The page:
Auburndale’s Keith Johnson Talks About His Journey and the Healthcare Workers Who Saved His Life
by MARY TOOTHMAN
Amid the confusion, sadness, and fear that COVID-19 has brought, an Auburndale man is calmly and gratefully sharing his story of recovery with others to praise and give thanks to the healthcare workers who fought fiercely for his life.
“They saved my life, and did their duties like the true heroes they are,” says Keith Johnson, 53, a licensed pool contractor. “They saved me from certain death, and did me an incredible service in terms of care and compassion. A true testament to their professions. So many went way above and beyond their job descriptions to show me love, care, and compassion,” he says. “It was an experience that has truly changed my outlook on my fellow man.”
Healthcare workers at BayCare’s Winter Haven Hospital were just incredible, he says. “They would kneel at my bedside and pray for me. I spent many times in tears with many of them. When I was so weak I couldn’t fight anymore — and I am a fighter — they gave me the pushes that I needed. The ICU team saved my life, but there is no doubt in my mind I could not have made it back to this point without that team. This battle broke me physically, mentally, and spiritually.”
Johnson’s near-death fight with the virus was dramatically life-changing. “Doctors spent extra time talking to me to help me understand. They would also linger in my room and have spiritual discussions with me,” he says. “My ICU team was so very attentive and patient. Nurses came into my ICU room and sang to me as they worked while I was sedated.”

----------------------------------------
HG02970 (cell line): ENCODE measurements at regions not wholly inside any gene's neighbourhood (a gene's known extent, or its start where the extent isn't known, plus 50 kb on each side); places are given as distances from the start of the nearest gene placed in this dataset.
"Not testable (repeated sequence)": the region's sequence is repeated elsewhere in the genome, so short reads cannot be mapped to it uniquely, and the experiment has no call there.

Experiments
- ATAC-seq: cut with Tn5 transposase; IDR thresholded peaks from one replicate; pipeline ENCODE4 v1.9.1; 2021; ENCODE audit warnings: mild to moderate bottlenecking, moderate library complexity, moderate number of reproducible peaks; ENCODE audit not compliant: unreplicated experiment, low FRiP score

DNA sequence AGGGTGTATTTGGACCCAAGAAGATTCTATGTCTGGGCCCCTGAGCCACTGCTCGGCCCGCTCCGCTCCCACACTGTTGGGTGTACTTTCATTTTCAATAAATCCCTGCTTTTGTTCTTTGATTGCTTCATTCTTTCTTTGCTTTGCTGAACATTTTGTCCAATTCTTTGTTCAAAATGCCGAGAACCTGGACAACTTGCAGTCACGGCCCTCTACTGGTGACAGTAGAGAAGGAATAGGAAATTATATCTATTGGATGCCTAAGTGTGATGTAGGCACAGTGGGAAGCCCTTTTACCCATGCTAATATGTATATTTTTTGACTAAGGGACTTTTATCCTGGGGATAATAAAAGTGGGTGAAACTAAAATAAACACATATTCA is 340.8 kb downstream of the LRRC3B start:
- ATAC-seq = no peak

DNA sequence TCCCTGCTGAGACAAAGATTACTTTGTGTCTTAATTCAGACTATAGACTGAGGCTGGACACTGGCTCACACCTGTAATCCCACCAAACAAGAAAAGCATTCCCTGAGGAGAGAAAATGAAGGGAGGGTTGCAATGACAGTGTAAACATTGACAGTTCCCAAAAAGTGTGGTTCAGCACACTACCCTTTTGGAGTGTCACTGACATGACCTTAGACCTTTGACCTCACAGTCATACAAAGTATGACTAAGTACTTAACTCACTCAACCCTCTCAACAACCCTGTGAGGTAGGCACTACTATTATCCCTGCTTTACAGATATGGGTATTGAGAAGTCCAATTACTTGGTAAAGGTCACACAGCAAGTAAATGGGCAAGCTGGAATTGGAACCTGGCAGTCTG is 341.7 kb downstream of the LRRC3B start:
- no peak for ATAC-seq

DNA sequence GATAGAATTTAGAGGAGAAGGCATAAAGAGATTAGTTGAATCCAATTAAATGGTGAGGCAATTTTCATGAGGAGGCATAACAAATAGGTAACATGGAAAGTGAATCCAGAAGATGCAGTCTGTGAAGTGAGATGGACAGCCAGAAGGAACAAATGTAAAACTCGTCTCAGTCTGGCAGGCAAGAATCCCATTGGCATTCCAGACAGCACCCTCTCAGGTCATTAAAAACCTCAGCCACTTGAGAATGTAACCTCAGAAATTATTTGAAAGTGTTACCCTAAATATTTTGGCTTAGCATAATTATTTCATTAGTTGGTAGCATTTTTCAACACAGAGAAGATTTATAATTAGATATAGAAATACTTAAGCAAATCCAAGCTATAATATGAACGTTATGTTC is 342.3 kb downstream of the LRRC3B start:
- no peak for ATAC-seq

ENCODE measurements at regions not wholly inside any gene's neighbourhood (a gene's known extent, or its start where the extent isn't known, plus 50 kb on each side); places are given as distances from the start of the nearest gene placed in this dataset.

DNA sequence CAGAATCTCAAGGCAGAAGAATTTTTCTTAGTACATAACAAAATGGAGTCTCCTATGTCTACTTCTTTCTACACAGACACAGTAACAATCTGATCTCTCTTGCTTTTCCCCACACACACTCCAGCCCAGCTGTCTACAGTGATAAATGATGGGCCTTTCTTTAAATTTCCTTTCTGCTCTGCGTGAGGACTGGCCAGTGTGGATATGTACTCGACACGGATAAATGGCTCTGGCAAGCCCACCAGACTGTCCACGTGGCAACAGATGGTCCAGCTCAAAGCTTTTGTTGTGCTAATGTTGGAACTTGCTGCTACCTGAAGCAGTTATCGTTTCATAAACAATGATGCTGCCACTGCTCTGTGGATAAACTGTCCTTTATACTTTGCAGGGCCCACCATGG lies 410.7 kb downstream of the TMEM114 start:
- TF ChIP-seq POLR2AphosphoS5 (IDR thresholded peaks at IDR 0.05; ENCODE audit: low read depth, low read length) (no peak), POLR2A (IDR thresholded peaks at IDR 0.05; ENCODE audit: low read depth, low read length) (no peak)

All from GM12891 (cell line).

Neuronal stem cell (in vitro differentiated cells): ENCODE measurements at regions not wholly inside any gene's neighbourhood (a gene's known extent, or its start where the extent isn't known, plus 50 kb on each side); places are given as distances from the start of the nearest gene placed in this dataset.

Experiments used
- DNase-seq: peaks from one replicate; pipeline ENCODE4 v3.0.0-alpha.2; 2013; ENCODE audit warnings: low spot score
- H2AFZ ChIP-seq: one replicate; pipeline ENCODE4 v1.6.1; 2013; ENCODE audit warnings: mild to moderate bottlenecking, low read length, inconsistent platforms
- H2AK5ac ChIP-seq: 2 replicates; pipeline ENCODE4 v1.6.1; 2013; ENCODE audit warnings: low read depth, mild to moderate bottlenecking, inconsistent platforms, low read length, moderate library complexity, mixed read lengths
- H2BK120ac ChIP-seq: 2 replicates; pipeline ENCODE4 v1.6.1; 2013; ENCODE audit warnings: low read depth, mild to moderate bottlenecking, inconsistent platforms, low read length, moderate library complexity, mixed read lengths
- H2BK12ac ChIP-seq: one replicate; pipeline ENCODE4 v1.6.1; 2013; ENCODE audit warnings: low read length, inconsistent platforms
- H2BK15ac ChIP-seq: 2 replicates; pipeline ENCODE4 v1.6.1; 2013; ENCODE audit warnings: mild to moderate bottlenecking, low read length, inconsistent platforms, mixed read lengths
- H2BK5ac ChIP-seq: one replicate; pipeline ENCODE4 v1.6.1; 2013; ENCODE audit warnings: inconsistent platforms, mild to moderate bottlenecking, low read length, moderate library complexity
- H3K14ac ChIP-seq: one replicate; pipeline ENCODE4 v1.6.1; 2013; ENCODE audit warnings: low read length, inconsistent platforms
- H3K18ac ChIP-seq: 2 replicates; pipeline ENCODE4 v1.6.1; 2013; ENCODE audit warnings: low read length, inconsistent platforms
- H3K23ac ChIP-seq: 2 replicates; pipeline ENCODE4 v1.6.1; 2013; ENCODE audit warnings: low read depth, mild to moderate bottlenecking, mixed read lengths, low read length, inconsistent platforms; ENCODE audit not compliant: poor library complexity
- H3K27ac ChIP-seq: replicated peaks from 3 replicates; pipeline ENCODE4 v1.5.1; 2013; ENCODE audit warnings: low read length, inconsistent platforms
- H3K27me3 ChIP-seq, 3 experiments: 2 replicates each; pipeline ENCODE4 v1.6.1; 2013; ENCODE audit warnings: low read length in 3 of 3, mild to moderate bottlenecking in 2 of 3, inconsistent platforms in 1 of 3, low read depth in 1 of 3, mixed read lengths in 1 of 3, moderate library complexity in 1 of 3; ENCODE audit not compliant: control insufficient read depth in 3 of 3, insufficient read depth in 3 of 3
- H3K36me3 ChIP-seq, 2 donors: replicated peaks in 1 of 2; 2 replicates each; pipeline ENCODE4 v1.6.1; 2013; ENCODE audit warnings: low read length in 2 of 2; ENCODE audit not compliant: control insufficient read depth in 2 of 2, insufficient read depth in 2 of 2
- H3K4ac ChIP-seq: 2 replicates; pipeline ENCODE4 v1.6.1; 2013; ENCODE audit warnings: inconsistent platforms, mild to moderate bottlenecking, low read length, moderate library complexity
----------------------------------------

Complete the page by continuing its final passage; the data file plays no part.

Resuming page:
What follows is a question-and-answer exchange between Johnson and Central Florida Health News:
CFHN: Do you remember when you first heard about COVID-19, and what you thought?
Johnson: Initially, when I first heard of it, I did not take it very seriously. I even joked while we were working to make modifications in response to the pandemic.
I did make many changes to the way my business operated, like most prudent business owners. Most of my staff was sent to work from home, and my entire field crew was ordered to work independently — not allowed in the office, and instructed to split up to go to different suppliers at different times.
We also discontinued weekly staff meetings and closed our retail store for a while. Now we are open with numerous modifications designed to protect us and our clients.
CFHN: Please tell us how you wound up hospitalized, and how you learned your diagnosis.
Johnson: I was infected on a Saturday. I started showing symptoms on the following Tuesday. I went to my primary care doctor on Wednesday, who would only test me for the flu. I tested negative for the flu, and I was advised that since I had not traveled, they refused to test me for COVID. At that point, I was certain that I had it because I was declining rapidly. I went to urgent care that evening, and they did an X-ray and I provided them with the symptoms I was presenting. The nurse practitioner decided to test me. Those results were going to take seven days. She advised me to come back on Saturday for a follow-up X-ray.
Based on that X-ray and my labored breathing, she told me to go to the Winter Haven emergency room. The hospital staff met me at the door and took me straight to a private room. I was tested at the hospital on Saturday, with a 48-hour turnaround on results. I was glad for that, as I knew I would not survive the seven-day result time from my first test.